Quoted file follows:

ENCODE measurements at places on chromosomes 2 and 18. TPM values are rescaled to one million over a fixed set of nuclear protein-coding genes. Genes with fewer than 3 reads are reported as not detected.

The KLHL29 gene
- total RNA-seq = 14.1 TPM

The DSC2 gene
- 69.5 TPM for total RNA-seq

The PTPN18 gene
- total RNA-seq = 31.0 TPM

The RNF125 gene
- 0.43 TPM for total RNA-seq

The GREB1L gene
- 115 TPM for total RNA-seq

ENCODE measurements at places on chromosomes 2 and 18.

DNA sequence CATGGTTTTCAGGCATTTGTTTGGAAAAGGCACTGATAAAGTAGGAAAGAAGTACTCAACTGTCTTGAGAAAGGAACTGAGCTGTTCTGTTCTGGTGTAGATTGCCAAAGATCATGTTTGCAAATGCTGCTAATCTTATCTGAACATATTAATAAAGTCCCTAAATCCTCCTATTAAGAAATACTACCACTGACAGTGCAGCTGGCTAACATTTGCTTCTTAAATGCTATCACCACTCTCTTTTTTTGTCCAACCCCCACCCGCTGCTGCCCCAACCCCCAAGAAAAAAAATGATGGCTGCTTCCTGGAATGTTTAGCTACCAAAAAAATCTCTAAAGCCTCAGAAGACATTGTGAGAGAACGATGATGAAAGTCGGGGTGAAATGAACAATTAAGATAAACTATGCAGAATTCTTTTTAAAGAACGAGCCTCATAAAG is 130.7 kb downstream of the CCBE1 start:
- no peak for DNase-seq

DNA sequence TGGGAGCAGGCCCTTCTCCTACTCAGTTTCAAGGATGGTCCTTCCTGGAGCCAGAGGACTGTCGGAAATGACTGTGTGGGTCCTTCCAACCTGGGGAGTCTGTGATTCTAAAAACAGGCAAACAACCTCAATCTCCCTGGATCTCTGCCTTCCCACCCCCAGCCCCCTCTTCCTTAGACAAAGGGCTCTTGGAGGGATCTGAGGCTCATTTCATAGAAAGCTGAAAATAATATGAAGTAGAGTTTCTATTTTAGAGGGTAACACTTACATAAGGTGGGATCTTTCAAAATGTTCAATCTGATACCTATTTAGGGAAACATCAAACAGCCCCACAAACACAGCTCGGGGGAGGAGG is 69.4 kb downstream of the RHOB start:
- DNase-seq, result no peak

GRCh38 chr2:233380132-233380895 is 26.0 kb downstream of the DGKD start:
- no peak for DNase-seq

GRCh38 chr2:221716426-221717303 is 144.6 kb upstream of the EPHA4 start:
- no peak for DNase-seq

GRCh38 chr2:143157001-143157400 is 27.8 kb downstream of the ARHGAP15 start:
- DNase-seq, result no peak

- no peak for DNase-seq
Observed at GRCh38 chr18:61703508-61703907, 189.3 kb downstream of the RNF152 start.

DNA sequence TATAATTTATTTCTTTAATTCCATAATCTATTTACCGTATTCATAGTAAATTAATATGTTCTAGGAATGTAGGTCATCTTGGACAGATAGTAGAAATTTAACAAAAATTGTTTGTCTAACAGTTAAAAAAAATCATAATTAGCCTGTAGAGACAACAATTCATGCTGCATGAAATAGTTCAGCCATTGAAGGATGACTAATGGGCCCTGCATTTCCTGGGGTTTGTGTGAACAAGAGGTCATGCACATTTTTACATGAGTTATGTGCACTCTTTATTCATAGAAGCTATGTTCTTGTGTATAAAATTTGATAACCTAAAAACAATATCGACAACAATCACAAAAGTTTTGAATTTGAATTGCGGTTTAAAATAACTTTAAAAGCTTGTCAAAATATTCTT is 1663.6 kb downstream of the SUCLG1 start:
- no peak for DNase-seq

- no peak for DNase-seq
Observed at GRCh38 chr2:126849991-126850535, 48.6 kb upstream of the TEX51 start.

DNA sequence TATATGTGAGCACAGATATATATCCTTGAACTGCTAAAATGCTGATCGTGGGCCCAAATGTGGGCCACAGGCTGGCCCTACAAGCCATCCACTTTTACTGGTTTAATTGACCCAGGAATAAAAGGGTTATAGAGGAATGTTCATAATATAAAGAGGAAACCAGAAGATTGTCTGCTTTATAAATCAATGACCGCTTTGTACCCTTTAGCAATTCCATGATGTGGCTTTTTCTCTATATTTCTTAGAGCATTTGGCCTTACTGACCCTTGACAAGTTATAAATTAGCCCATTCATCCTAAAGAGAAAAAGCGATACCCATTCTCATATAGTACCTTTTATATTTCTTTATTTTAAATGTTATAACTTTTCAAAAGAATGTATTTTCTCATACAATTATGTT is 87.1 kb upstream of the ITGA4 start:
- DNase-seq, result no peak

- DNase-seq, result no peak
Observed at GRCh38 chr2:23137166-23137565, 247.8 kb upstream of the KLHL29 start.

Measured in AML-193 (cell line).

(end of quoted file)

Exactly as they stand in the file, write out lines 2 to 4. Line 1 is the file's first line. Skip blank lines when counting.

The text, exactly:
The KLHL29 gene
- total RNA-seq = 14.1 TPM

The DSC2 gene